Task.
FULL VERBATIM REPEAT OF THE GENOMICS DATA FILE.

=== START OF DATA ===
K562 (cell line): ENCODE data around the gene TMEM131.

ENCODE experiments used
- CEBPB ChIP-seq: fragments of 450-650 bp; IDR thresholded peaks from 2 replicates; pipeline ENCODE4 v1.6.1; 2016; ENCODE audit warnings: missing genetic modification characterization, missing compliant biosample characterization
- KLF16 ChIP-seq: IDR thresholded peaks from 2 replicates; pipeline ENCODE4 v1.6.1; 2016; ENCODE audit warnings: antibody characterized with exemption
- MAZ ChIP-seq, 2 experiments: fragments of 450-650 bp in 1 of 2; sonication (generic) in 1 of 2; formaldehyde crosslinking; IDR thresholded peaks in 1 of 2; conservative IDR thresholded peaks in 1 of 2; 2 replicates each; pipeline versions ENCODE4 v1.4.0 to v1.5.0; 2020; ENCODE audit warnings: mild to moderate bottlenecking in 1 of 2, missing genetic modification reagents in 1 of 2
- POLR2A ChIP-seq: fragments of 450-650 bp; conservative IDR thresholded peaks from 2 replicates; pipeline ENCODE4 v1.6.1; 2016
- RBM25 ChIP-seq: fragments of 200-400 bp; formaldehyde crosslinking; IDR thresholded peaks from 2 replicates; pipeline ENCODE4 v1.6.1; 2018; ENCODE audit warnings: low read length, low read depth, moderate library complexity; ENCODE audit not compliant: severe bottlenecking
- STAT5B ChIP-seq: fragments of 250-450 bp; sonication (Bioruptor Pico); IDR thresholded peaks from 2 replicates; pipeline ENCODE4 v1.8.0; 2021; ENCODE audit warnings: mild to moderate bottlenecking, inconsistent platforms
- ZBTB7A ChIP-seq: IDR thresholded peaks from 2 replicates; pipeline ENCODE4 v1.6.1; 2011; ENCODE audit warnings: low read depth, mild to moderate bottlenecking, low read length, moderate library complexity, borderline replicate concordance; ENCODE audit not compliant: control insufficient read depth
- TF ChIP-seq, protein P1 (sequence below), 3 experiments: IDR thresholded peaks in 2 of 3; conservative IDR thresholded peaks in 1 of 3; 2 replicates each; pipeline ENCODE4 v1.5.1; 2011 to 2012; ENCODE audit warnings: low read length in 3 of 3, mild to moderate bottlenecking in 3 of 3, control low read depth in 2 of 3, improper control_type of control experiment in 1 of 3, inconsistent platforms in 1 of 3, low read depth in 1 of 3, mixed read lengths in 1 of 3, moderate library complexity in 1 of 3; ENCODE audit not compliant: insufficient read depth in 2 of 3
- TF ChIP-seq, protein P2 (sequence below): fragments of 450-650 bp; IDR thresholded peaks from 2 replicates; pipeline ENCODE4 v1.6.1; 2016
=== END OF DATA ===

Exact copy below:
K562 (cell line): ENCODE data around the gene TMEM131.

ENCODE experiments used
- CEBPB ChIP-seq: fragments of 450-650 bp; IDR thresholded peaks from 2 replicates; pipeline ENCODE4 v1.6.1; 2016; ENCODE audit warnings: missing genetic modification characterization, missing compliant biosample characterization
- KLF16 ChIP-seq: IDR thresholded peaks from 2 replicates; pipeline ENCODE4 v1.6.1; 2016; ENCODE audit warnings: antibody characterized with exemption
- MAZ ChIP-seq, 2 experiments: fragments of 450-650 bp in 1 of 2; sonication (generic) in 1 of 2; formaldehyde crosslinking; IDR thresholded peaks in 1 of 2; conservative IDR thresholded peaks in 1 of 2; 2 replicates each; pipeline versions ENCODE4 v1.4.0 to v1.5.0; 2020; ENCODE audit warnings: mild to moderate bottlenecking in 1 of 2, missing genetic modification reagents in 1 of 2
- POLR2A ChIP-seq: fragments of 450-650 bp; conservative IDR thresholded peaks from 2 replicates; pipeline ENCODE4 v1.6.1; 2016
- RBM25 ChIP-seq: fragments of 200-400 bp; formaldehyde crosslinking; IDR thresholded peaks from 2 replicates; pipeline ENCODE4 v1.6.1; 2018; ENCODE audit warnings: low read length, low read depth, moderate library complexity; ENCODE audit not compliant: severe bottlenecking
- STAT5B ChIP-seq: fragments of 250-450 bp; sonication (Bioruptor Pico); IDR thresholded peaks from 2 replicates; pipeline ENCODE4 v1.8.0; 2021; ENCODE audit warnings: mild to moderate bottlenecking, inconsistent platforms
- ZBTB7A ChIP-seq: IDR thresholded peaks from 2 replicates; pipeline ENCODE4 v1.6.1; 2011; ENCODE audit warnings: low read depth, mild to moderate bottlenecking, low read length, moderate library complexity, borderline replicate concordance; ENCODE audit not compliant: control insufficient read depth
- TF ChIP-seq, protein P1 (sequence below), 3 experiments: IDR thresholded peaks in 2 of 3; conservative IDR thresholded peaks in 1 of 3; 2 replicates each; pipeline ENCODE4 v1.5.1; 2011 to 2012; ENCODE audit warnings: low read length in 3 of 3, mild to moderate bottlenecking in 3 of 3, control low read depth in 2 of 3, improper control_type of control experiment in 1 of 3, inconsistent platforms in 1 of 3, low read depth in 1 of 3, mixed read lengths in 1 of 3, moderate library complexity in 1 of 3; ENCODE audit not compliant: insufficient read depth in 2 of 3
- TF ChIP-seq, protein P2 (sequence below): fragments of 450-650 bp; IDR thresholded peaks from 2 replicates; pipeline ENCODE4 v1.6.1; 2016